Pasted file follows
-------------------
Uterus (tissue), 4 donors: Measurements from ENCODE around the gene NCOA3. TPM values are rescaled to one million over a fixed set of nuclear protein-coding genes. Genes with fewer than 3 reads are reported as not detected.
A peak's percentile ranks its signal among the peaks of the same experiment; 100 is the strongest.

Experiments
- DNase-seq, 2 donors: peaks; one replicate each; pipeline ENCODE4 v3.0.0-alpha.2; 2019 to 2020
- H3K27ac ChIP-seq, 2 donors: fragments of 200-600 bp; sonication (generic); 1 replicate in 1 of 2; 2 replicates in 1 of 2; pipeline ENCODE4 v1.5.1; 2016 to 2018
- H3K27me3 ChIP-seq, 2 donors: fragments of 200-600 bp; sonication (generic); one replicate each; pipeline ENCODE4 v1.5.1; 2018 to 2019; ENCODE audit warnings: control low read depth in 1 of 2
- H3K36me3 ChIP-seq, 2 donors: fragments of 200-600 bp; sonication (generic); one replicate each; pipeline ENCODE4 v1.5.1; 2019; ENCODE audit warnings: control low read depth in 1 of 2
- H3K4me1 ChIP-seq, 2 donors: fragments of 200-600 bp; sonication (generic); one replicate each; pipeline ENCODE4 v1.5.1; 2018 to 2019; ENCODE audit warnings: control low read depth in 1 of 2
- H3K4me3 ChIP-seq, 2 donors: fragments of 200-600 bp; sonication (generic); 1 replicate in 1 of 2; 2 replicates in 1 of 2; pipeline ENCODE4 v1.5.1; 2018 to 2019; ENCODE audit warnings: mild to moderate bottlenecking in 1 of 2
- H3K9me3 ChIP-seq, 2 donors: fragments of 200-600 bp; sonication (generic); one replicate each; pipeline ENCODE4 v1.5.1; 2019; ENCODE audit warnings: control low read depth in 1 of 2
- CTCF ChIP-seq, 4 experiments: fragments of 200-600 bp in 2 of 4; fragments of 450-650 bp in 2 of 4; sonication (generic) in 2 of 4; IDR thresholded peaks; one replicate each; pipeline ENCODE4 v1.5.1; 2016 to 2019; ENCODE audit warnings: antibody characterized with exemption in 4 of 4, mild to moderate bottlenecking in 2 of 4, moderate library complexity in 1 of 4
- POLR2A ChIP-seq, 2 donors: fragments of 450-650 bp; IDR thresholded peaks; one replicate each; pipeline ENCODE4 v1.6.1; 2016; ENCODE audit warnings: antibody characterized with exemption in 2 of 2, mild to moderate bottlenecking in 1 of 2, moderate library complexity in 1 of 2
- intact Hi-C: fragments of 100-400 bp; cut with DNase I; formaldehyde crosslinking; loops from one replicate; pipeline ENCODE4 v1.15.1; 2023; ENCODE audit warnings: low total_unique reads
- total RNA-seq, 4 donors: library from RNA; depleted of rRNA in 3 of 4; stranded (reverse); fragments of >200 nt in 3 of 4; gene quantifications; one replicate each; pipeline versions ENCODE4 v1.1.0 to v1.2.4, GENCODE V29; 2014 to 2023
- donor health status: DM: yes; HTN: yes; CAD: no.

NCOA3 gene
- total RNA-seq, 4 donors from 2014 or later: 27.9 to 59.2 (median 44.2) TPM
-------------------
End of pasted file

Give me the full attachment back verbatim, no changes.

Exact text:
Uterus (tissue), 4 donors: Measurements from ENCODE around the gene NCOA3. TPM values are rescaled to one million over a fixed set of nuclear protein-coding genes. Genes with fewer than 3 reads are reported as not detected.
A peak's percentile ranks its signal among the peaks of the same experiment; 100 is the strongest.

Experiments
- DNase-seq, 2 donors: peaks; one replicate each; pipeline ENCODE4 v3.0.0-alpha.2; 2019 to 2020
- H3K27ac ChIP-seq, 2 donors: fragments of 200-600 bp; sonication (generic); 1 replicate in 1 of 2; 2 replicates in 1 of 2; pipeline ENCODE4 v1.5.1; 2016 to 2018
- H3K27me3 ChIP-seq, 2 donors: fragments of 200-600 bp; sonication (generic); one replicate each; pipeline ENCODE4 v1.5.1; 2018 to 2019; ENCODE audit warnings: control low read depth in 1 of 2
- H3K36me3 ChIP-seq, 2 donors: fragments of 200-600 bp; sonication (generic); one replicate each; pipeline ENCODE4 v1.5.1; 2019; ENCODE audit warnings: control low read depth in 1 of 2
- H3K4me1 ChIP-seq, 2 donors: fragments of 200-600 bp; sonication (generic); one replicate each; pipeline ENCODE4 v1.5.1; 2018 to 2019; ENCODE audit warnings: control low read depth in 1 of 2
- H3K4me3 ChIP-seq, 2 donors: fragments of 200-600 bp; sonication (generic); 1 replicate in 1 of 2; 2 replicates in 1 of 2; pipeline ENCODE4 v1.5.1; 2018 to 2019; ENCODE audit warnings: mild to moderate bottlenecking in 1 of 2
- H3K9me3 ChIP-seq, 2 donors: fragments of 200-600 bp; sonication (generic); one replicate each; pipeline ENCODE4 v1.5.1; 2019; ENCODE audit warnings: control low read depth in 1 of 2
- CTCF ChIP-seq, 4 experiments: fragments of 200-600 bp in 2 of 4; fragments of 450-650 bp in 2 of 4; sonication (generic) in 2 of 4; IDR thresholded peaks; one replicate each; pipeline ENCODE4 v1.5.1; 2016 to 2019; ENCODE audit warnings: antibody characterized with exemption in 4 of 4, mild to moderate bottlenecking in 2 of 4, moderate library complexity in 1 of 4
- POLR2A ChIP-seq, 2 donors: fragments of 450-650 bp; IDR thresholded peaks; one replicate each; pipeline ENCODE4 v1.6.1; 2016; ENCODE audit warnings: antibody characterized with exemption in 2 of 2, mild to moderate bottlenecking in 1 of 2, moderate library complexity in 1 of 2
- intact Hi-C: fragments of 100-400 bp; cut with DNase I; formaldehyde crosslinking; loops from one replicate; pipeline ENCODE4 v1.15.1; 2023; ENCODE audit warnings: low total_unique reads
- total RNA-seq, 4 donors: library from RNA; depleted of rRNA in 3 of 4; stranded (reverse); fragments of >200 nt in 3 of 4; gene quantifications; one replicate each; pipeline versions ENCODE4 v1.1.0 to v1.2.4, GENCODE V29; 2014 to 2023
- donor health status: DM: yes; HTN: yes; CAD: no.

NCOA3 gene
- total RNA-seq, 4 donors from 2014 or later: 27.9 to 59.2 (median 44.2) TPM